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Kitten rambles

Poster: REAMESD1@westat.com (REAMESD1)

Halloo.  Caterina de Forza d'Agro here, throwing my tuppence about like water.
Please note that these funds are from my personal account, not my household
account, nor any other group funds (grin).

Re:  "Why don't you have _____ yet?"
    It doesn't just happen here, folks.  This morning, I was bemused to hear in
an interview with musician, Leon Russell, the question "Why haven't you been
nominated to the Rock and Roll Hall of Fame yet?"  Mr. Russell, in his reply,
sounded just as uncomfortable and chagrined as any Scadian when faced with a
similar query.  

Re:  Principals, Premiers, and Atlantia  
    Once upon a time, Atlantia's Principals were the senior members and they
also handled all the administrative duties for the Order.  There was no tenure,
they were in for "life".  When Atlantia became a kingdom in 1981 part of the
lineup was:

Pelican  Mandarin Vuong Manh (8/78)
Golden Dolphin  Mandarin Vuong Manh (7/77)

In spring of 1986, while queen of Atlantia, I had a heart-to-heart talk over
dinner with Mandarin Vuong Manh.  We (the monarchs) felt that he was
overextended and it was starting to damage both orders.  We urged him to step
down from his administrative duties from one or the other.  He chose to step
down as Golden Dolphin Principal.  This was Atlantia's introduction to the idea
that someone could pass on that position without moving out of kingdom or
becoming inactive.

AT THAT TIME, Atlantia was unacquainted with the concept (or title) of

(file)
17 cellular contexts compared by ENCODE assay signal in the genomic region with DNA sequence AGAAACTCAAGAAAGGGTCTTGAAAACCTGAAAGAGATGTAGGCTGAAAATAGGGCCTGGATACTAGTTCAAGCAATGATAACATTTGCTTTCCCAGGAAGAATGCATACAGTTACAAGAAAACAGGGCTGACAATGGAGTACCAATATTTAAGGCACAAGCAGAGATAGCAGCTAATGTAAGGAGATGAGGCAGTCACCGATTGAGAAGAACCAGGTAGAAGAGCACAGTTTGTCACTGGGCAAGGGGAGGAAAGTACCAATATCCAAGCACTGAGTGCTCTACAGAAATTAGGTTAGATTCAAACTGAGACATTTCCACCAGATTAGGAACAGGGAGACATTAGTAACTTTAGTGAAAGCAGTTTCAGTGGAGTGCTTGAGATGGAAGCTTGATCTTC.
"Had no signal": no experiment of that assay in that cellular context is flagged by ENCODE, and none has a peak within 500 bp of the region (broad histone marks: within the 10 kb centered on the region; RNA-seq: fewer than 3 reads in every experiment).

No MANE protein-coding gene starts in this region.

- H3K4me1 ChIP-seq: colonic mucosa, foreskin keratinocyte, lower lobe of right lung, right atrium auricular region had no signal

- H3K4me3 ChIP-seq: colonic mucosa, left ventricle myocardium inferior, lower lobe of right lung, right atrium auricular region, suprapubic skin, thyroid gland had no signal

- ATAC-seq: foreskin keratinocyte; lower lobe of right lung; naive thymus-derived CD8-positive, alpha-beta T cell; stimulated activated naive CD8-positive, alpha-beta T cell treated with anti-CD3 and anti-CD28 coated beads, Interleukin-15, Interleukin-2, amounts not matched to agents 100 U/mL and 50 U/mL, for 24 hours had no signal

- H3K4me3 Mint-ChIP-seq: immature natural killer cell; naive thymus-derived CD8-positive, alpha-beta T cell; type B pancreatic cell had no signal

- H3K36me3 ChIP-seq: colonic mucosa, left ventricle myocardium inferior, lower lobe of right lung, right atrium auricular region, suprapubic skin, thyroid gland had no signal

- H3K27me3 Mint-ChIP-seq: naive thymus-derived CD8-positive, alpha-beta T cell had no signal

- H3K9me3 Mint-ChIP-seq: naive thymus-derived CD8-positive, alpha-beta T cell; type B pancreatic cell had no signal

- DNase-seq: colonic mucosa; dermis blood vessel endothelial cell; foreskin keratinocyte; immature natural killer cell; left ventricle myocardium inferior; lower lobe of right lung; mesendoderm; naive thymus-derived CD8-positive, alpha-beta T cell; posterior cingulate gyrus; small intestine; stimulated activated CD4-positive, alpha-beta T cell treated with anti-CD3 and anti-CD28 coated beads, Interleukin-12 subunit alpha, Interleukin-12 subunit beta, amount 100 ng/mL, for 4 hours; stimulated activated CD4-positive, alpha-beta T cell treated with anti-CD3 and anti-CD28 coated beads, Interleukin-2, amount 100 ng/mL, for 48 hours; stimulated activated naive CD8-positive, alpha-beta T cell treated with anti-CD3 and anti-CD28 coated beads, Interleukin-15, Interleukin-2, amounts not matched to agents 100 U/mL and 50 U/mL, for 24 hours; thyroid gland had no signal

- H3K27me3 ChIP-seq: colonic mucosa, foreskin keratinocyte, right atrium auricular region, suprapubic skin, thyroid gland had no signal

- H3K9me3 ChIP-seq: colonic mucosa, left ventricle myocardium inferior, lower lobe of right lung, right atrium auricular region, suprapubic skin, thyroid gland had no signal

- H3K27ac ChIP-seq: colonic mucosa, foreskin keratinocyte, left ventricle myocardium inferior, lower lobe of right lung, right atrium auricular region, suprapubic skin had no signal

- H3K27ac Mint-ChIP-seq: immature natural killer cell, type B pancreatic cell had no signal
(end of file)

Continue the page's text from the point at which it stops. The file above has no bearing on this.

"Premier".  We (and our parent kingdom, the East) had always had "Principals." 
Since there were no specified activities for the senior-most member as opposed
to the administrator, Atlantia did not develop a distinguishing term.  The title
"Principal" of the Golden Dolphin was passed on to Vuong Manh's successor 
chosen by an ELECTION held within the Order.  

Every so often the idea of "Principal = Premier" rather than "Principal =
administrator" is raised.  It is usually raised by someone who has spent some
time living in other kingdoms where "Principal = Premier" and there is a
different term for the Administrator.  The last time (before this past Curia) I
heard it seriously argued was during Steffan and Twila's reign (1992) in the
Laurels.  Mistress Signy felt that the ceremonial/court activities at an event
should be the purview of the senior-most companion AT THAT EVENT.  King Steffan
pointed out that this would result in introductions along the line of "Hi,
Caterina, class of '91, Darn glad to meet'ya!"  The idea died a quick death
after that.  

My beloved, Baudoin, raised a valid point at Curia.  One I agree with
wholeheartedly.  This is Atlantia.  Atlantia is a sovereign nation with its own
customs and traditions.  For over 13 years our tradition has been to address the
administrators of our Orders by the title of "Principal" whether or not that
person is the senior-most active Companion.  I see no reason or compulsion to
change our tradition of over a decade to conform with the practices of some of
the other kingdoms.

Some thought-provoking questions for those who feel there should be a separate
title for the senior-most active Companion:  How do you define "active"?  How do
you convince a "Principal" or "Premier" that your definition is correct and his
or hers is not and that someone else now deserves the title?  What happens when
someone "comes out of retirement"?  For Peerages, does it change as soon as a
more senior member moves in from another kingdom?  Or is it the first person
inducted by Atlantia into that Order?  

Re:  Elections
    Yes, Virginia, we do have the Vote in the SCA, in this one circumstance. 
Principals of Atlantian Orders (Peerage and Merit) are not chosen by the Crown,
they are ELECTED by the Companions.  According to current Atlantian law, that